Owning your own airplane is empowering. You have the ability to go where you want to go, whenever you want to go. But as any owner will tell you, having your own aircraft is also expensive. Between insurance, fuel, maintenance, and hangar space, the costs can add up quickly. However, with a little creativity, you can still enjoy the freedom of flight while keeping your expenses in check. Here are a few ways to make flying more affordable:
Join a Flying Club
Joining a flying club can help you reduce the costs of flying and become more immersed in the aviation community. If you’re learning to fly or looking to add an additional rating, consider taking flight lessons through a club, which can be more cost-effective than a traditional flight school. If you already own an airplane, think about joining a type club. You’ll gain a better understanding of your aircraft and experience a greater sense of community with pilots who share your interests. Type clubs can also provide helpful access to parts and specific products for your airplane that might be difficult to locate otherwise.
Become a Volunteer Pilot
Volunteering your time and talent as a pilot can be a rewarding way to build more flight time while supporting a worthwhile cause. There are plenty of charitable organizations looking for volunteer pilots, and the out-of-pocket expenses for such trips are usually tax deductible. If you’re interested in learning more about opportunities for volunteer pilots, check out the Volunteer Pilots Network, an online resource that connects GA pilots with organizations around the country.
Share the Costs
One of the best ways to save money in aircraft ownership is by entering a co-ownership arrangement. Typically, co-ownerships consist of two to four people who split all the direct and operating expenses of aircraft ownership, as well as the responsibilities. While co-ownership is an appealing money-saving alternative to full aircraft ownership, it is not without its challenges. It’s important to choose co-owners with matching goals and flying habits to avoid disagreements down the road. The AOPA recommends creating a list of “ground rules” for each co-owner to follow and working with a legal professional to draft an official agreement.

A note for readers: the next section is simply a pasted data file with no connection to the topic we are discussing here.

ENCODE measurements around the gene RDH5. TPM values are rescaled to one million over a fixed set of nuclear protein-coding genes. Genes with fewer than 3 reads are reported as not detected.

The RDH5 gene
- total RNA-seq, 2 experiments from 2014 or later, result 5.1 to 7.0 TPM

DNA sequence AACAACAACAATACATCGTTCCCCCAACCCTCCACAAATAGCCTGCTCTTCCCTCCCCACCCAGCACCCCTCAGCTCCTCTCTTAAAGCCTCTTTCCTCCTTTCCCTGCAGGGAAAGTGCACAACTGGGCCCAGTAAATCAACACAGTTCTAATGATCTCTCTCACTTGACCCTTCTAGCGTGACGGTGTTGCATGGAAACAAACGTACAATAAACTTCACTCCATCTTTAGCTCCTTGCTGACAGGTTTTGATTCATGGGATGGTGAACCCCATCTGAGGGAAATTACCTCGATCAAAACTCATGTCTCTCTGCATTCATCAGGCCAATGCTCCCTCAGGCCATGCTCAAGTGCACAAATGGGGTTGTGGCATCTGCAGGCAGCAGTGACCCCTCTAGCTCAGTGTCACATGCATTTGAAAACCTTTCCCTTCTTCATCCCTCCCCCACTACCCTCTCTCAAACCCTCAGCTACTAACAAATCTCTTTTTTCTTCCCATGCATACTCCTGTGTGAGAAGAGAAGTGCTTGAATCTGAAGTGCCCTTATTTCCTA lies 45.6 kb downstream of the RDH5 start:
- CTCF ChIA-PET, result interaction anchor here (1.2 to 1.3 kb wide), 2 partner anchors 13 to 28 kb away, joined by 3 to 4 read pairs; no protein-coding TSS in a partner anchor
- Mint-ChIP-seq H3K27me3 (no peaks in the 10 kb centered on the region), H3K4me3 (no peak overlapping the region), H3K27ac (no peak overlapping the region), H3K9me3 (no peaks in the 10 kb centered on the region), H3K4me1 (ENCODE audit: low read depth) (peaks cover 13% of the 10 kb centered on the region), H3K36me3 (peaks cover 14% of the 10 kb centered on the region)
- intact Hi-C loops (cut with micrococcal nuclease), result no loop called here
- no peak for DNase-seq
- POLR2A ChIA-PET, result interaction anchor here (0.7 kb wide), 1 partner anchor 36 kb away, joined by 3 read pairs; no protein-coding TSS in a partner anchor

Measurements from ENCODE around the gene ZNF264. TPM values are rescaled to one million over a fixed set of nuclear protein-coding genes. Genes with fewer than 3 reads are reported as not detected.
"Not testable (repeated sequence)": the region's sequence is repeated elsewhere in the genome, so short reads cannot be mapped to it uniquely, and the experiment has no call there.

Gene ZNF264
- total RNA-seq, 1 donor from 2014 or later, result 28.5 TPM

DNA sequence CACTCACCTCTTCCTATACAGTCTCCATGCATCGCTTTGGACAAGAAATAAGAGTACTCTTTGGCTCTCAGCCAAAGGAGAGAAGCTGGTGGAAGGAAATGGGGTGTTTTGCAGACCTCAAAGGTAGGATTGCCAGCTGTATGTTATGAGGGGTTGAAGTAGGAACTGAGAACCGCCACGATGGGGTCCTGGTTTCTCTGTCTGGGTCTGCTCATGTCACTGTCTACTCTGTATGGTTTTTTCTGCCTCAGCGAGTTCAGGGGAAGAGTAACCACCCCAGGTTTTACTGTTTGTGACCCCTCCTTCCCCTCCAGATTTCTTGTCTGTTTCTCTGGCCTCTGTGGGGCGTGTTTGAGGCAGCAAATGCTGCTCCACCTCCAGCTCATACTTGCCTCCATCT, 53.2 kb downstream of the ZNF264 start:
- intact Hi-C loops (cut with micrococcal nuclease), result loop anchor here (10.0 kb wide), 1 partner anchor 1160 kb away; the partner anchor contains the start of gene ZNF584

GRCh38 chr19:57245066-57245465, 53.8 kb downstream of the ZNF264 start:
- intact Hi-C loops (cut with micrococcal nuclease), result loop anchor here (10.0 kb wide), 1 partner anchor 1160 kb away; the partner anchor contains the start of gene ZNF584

Learn Preventative Maintenance
Want to save money and keep your aircraft operating in the best condition possible? Learn how to perform some basic preventative maintenance tasks. The FAA lists a number of preventative maintenance duties that pilots can do on their own, including changing the oil, changing tires, replacing a battery, replacing and cleaning spark plugs, and more. Not only will do-it-yourself maintenance save some money and time at the repair shop, but it’s also a valuable learning experience that will allow you to get to know your airplane even better. When you are proactive about preventative maintenance, you can identify any emerging problems before they turn into bigger (and more expensive) repairs. Before starting any maintenance projects, be sure to check CFR 14, Part 43 and Part 91 to verify what you can and cannot do to your aircraft. You can find the CFRs online at www.ecfr.gov.